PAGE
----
Around 700 antifascists marched on a meeting of the fascist Front National in Rennes, north west France on 8 February. Their actions hit home: the next day, FN leader Marine Le Pen issued pleas for interior minister Manuel Valls to “dissolve” the antifascist groups.
To the anger of antifascists, the FN had been allowed to meet in Rennes’ city hall or “house of the people”, a building decorated with murals by artist Camille Godet portraying building and agricultural workers which is seen as a symbol of local social and labour history.
But just 100 people turned up to hear FN candidate Gerard Mellon. As the video shows, the fascists were defended by riot police.
The Rennes antifascist mobilisation was called by antiracist groups, trade unions and leftwing parties.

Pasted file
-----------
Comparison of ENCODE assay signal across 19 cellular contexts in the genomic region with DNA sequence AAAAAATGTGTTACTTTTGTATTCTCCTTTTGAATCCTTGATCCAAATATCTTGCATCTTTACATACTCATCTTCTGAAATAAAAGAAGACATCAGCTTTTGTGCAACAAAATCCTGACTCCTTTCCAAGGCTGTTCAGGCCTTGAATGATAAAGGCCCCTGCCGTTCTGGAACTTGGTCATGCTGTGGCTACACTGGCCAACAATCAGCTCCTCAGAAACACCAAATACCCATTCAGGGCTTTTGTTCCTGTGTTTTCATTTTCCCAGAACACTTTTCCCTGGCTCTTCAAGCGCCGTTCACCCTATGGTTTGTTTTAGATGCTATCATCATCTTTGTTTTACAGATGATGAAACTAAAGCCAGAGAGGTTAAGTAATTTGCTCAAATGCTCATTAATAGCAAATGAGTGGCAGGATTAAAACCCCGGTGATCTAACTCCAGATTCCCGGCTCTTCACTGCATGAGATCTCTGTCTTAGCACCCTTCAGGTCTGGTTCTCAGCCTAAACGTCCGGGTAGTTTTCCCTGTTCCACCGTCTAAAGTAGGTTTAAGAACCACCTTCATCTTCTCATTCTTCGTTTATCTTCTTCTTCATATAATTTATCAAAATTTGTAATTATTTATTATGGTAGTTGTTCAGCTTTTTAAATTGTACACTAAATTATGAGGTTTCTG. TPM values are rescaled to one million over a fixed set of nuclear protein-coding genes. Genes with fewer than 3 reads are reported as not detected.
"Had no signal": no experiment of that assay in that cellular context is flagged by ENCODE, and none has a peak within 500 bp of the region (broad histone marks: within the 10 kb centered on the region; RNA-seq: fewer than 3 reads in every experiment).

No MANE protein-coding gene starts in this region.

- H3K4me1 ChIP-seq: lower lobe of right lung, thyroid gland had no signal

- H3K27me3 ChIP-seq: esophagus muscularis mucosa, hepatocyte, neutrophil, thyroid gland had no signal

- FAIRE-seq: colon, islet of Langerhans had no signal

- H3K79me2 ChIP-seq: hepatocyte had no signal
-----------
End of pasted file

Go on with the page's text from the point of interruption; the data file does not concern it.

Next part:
In an important move, the demonstrators clearly labelled Le Pen’s party as fascist and mobilised directly against its meeting. In the past, failure to make clear the real nature of the FN and to confront it has allowed the fascist party to grow.
Marine Le Pen is even more intent than her father Jean-Marie Le Pen – the FN’s founder and honorary president – on giving the FN a respectable appearance and is aiming to increase the party’s vote in the May European elections. This is a real danger: Le Pen took a record 17.9% in the 2012 presidential elections and the party has a clutch of MPs for the first time since the 1980s.
The Rennes antifascists have shown how to expose and outnumber the FN – and given Le Pen something to worry about.